MNS and MNS-GOx with different Mn element concentration (0.2, 0.4, 0.6, 0.8, 1.0 mM) were dispersed in PBS solutions with different pH values (5, 6, 7.4) for 4 h. Then the T1 relaxivity was detected by a 3 T clinical MRI scanner (UMR 790, United-Imaging, Shanghai, China). An fast spin echo (FSE) sequence with 19 different values of T1 (TR (repetition time)=5000 ms; TE (ehco time) =100, 150, 200, 250, 300, 350, 400, 450, 500, 550, 600, 700, 800, 900, 1000, 1200, 1300, 1500, 2000 ms) for T1 measurements. T1 relaxation times were calculated by fitting the signal intensities with increasing T1 to I(t)=I0[1-k•exp(-t/T1)] by using a nonlinear least-squares fit of the Levenberg-Marquardt algorithm.
30 µL of MNS-GOx (1 mg/mL) or GOx (1 mg/mL) was added into 1 mL of glucose solution (30 mM) under oxygen gas flow (5 mL/min). The glucose concentrations were immediately detected by Yuwell 590 glucometer at different time points (0, 2, 4, 6, 8 min). Moreover, the glucose solutions were heated up to 30, 40, 50 or 60 ºC. The kinetic parameters (Vmax) of GOx obtained from the Michaelis-Menten plots at different temperatures38-41. Meanwhile, the catalytic activity of GOx in MNS-GOx was investigated before and after laser irradiation (808 nm laser, 1 W/cm2 for 5 min).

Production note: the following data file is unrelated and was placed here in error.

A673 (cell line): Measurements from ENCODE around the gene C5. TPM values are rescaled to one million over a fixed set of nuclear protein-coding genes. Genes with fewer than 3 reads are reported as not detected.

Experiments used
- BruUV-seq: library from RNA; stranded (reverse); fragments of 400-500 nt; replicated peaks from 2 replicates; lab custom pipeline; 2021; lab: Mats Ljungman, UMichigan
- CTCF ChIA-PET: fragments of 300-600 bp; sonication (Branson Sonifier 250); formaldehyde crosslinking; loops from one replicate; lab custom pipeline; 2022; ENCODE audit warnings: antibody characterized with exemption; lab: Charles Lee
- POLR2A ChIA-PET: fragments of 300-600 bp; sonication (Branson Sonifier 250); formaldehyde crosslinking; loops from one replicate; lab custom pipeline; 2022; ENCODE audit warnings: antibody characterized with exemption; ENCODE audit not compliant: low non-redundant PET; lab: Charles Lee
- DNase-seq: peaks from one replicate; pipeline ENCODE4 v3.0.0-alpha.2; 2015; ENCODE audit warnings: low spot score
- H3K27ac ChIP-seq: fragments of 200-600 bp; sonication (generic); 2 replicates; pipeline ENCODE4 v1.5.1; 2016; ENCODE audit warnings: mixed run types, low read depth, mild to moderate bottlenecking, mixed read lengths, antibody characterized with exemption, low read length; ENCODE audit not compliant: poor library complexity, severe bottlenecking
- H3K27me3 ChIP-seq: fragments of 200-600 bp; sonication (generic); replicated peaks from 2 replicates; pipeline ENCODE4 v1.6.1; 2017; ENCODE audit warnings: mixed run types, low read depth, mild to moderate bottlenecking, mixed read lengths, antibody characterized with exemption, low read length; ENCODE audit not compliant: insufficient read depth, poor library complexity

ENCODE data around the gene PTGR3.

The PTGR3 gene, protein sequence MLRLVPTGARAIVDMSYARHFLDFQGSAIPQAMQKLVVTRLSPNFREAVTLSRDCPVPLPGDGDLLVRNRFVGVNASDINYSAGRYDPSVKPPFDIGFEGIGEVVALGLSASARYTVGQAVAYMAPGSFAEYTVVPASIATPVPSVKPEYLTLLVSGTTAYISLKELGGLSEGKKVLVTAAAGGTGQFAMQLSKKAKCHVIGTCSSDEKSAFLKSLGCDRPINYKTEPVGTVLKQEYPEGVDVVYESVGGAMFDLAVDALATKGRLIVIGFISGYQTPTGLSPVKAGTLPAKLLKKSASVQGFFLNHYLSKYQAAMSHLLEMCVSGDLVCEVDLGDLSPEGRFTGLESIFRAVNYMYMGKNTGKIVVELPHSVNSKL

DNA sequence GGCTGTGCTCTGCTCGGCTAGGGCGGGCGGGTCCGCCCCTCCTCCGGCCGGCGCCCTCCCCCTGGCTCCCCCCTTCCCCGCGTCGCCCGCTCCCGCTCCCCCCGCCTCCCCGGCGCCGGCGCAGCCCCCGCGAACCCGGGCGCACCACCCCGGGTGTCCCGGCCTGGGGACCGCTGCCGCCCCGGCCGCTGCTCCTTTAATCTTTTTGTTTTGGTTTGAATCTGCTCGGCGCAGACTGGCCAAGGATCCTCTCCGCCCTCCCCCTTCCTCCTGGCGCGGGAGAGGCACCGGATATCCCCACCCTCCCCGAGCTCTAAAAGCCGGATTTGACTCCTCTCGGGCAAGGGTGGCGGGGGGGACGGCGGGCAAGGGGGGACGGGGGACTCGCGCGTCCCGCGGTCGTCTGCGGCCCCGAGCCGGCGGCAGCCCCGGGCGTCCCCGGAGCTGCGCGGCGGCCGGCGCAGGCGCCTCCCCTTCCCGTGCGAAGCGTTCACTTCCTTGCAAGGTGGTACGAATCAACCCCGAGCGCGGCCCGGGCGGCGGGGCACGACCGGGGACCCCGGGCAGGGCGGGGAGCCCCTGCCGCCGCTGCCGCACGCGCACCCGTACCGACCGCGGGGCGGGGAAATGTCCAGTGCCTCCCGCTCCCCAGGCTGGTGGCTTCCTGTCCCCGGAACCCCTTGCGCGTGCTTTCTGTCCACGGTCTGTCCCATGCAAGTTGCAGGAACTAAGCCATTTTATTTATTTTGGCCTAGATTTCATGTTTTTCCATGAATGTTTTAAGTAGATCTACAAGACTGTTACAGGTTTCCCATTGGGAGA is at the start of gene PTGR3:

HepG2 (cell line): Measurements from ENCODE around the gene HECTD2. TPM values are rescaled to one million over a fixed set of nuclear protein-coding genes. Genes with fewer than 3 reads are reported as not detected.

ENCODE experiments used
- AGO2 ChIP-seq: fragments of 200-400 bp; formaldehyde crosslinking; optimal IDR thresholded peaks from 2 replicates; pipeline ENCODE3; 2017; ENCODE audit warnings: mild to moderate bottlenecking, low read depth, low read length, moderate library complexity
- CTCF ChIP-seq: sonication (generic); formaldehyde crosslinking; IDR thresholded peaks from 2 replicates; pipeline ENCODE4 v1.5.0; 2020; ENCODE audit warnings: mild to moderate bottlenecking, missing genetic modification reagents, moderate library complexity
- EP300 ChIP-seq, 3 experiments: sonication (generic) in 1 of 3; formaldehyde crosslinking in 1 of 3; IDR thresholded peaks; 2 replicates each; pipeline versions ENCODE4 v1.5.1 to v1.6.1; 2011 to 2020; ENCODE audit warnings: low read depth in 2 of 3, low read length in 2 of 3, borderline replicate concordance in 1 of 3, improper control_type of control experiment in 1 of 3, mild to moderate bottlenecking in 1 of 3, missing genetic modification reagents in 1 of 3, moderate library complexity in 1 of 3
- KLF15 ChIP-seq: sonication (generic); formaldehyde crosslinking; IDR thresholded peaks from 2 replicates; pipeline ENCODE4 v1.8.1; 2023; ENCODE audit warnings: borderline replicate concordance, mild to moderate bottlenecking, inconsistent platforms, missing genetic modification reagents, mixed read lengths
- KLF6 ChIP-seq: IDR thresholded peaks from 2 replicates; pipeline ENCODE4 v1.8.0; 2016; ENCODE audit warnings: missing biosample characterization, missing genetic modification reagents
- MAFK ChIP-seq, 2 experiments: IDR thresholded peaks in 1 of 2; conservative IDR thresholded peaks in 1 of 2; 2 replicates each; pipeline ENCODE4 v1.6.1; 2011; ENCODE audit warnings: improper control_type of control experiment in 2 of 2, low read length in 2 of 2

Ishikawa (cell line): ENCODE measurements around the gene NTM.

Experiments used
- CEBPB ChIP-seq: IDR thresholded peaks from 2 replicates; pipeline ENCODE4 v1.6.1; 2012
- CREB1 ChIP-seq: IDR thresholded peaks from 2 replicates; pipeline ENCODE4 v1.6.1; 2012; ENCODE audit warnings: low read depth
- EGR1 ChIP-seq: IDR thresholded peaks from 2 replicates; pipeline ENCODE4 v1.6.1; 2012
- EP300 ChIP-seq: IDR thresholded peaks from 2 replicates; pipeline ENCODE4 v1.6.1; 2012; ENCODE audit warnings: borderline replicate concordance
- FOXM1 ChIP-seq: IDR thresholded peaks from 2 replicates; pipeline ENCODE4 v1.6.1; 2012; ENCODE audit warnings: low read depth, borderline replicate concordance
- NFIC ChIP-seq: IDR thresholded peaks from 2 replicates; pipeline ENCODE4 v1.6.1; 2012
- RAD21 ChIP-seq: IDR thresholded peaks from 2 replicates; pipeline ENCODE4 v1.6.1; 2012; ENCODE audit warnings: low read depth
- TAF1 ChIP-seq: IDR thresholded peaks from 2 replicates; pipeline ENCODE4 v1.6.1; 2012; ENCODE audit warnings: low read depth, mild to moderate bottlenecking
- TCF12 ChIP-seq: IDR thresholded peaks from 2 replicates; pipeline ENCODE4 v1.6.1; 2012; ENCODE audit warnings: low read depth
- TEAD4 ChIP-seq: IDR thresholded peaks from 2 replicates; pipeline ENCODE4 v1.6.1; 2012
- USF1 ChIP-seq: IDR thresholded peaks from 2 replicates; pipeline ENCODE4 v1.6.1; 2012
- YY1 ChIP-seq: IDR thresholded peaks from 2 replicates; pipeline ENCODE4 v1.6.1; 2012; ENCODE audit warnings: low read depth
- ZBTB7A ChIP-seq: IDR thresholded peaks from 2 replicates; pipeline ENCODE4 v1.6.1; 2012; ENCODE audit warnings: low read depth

For in vitro synergistic therapy, four parallel groups were set: control, MNS + laser, MNS-GOx, and MNS-GOx + laser. A375 cells were seeded into a 96-well plate at 104/well and then cultured at 37 °C for 24 h. The cells were incubated with MNS or MNS-GOx (0~1 mM) for 4 h and then exposed to an 808 nm laser at 1 W/cm2 for 5 min. Then the old dulbecco's modified eagle medium (DMEM) media were removed and 5 mg/mL 3-(4,5-dimethylthiazol-2-yl)-2,5-diphenyltetrazolium bromide (MTT) in 100 μL DMEM media was added into each well. After co-incubation for another 4 h, the old DMEM media were replaced with 150 μL dimethylsulfoxide (DMSO) per well, and the absorbance at 490 nm was monitored by a microplate reader. The cytotoxicity was finally expressed as the viabilities of different-treated cells in contrast to the untreated control cells.
A375 cells were seeded into a 12-well plate at 7*104/well and then cultured at 37 °C for 24 h. MNS or MNS-GOx (1 mM, DMEM media) was added into each well and co-incubated for 4 h. Then the cells were exposed to an 808 nm laser at 1W/cm2 for 5 min. After co-incubation for another 24 h, the cells were co-stained by Calcein acetoxymethyl ester (calcein AM) and propidium iodide (PI), and then imaged using an Olympus FV1000 fluorescent microscope.